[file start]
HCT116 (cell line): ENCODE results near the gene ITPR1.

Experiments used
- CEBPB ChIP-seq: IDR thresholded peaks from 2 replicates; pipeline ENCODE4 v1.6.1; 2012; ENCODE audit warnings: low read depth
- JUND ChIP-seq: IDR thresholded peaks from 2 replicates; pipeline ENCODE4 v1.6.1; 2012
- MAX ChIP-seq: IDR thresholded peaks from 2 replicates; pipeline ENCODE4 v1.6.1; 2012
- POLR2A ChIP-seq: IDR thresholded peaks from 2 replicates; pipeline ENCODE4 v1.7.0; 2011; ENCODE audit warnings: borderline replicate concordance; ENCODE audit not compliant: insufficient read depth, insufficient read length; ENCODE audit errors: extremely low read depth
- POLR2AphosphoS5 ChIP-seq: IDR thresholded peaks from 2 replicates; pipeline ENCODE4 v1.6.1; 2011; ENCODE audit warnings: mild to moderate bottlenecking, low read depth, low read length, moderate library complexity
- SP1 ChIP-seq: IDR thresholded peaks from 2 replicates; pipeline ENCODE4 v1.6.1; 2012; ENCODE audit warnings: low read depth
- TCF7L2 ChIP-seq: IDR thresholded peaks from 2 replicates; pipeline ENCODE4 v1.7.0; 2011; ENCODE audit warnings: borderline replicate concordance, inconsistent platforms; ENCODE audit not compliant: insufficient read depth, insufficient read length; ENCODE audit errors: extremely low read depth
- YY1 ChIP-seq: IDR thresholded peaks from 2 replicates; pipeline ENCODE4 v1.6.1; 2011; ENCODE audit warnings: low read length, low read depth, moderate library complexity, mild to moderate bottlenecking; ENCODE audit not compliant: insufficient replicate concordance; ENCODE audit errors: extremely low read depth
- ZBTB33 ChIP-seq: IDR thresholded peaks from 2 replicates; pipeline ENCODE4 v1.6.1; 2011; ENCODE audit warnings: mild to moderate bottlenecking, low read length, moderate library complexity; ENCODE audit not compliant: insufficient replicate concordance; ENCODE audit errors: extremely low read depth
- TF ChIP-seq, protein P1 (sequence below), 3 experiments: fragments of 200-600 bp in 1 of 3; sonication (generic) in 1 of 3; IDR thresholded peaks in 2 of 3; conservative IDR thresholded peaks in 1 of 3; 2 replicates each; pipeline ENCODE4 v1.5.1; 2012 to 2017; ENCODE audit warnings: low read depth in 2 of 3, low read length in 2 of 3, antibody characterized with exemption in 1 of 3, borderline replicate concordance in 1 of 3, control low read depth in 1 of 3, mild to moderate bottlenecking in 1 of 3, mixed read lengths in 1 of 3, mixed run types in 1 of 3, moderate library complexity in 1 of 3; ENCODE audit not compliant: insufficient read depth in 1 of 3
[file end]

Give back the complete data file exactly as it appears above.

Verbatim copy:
HCT116 (cell line): ENCODE results near the gene ITPR1.

Experiments used
- CEBPB ChIP-seq: IDR thresholded peaks from 2 replicates; pipeline ENCODE4 v1.6.1; 2012; ENCODE audit warnings: low read depth
- JUND ChIP-seq: IDR thresholded peaks from 2 replicates; pipeline ENCODE4 v1.6.1; 2012
- MAX ChIP-seq: IDR thresholded peaks from 2 replicates; pipeline ENCODE4 v1.6.1; 2012
- POLR2A ChIP-seq: IDR thresholded peaks from 2 replicates; pipeline ENCODE4 v1.7.0; 2011; ENCODE audit warnings: borderline replicate concordance; ENCODE audit not compliant: insufficient read depth, insufficient read length; ENCODE audit errors: extremely low read depth
- POLR2AphosphoS5 ChIP-seq: IDR thresholded peaks from 2 replicates; pipeline ENCODE4 v1.6.1; 2011; ENCODE audit warnings: mild to moderate bottlenecking, low read depth, low read length, moderate library complexity
- SP1 ChIP-seq: IDR thresholded peaks from 2 replicates; pipeline ENCODE4 v1.6.1; 2012; ENCODE audit warnings: low read depth
- TCF7L2 ChIP-seq: IDR thresholded peaks from 2 replicates; pipeline ENCODE4 v1.7.0; 2011; ENCODE audit warnings: borderline replicate concordance, inconsistent platforms; ENCODE audit not compliant: insufficient read depth, insufficient read length; ENCODE audit errors: extremely low read depth
- YY1 ChIP-seq: IDR thresholded peaks from 2 replicates; pipeline ENCODE4 v1.6.1; 2011; ENCODE audit warnings: low read length, low read depth, moderate library complexity, mild to moderate bottlenecking; ENCODE audit not compliant: insufficient replicate concordance; ENCODE audit errors: extremely low read depth
- ZBTB33 ChIP-seq: IDR thresholded peaks from 2 replicates; pipeline ENCODE4 v1.6.1; 2011; ENCODE audit warnings: mild to moderate bottlenecking, low read length, moderate library complexity; ENCODE audit not compliant: insufficient replicate concordance; ENCODE audit errors: extremely low read depth
- TF ChIP-seq, protein P1 (sequence below), 3 experiments: fragments of 200-600 bp in 1 of 3; sonication (generic) in 1 of 3; IDR thresholded peaks in 2 of 3; conservative IDR thresholded peaks in 1 of 3; 2 replicates each; pipeline ENCODE4 v1.5.1; 2012 to 2017; ENCODE audit warnings: low read depth in 2 of 3, low read length in 2 of 3, antibody characterized with exemption in 1 of 3, borderline replicate concordance in 1 of 3, control low read depth in 1 of 3, mild to moderate bottlenecking in 1 of 3, mixed read lengths in 1 of 3, mixed run types in 1 of 3, moderate library complexity in 1 of 3; ENCODE audit not compliant: insufficient read depth in 1 of 3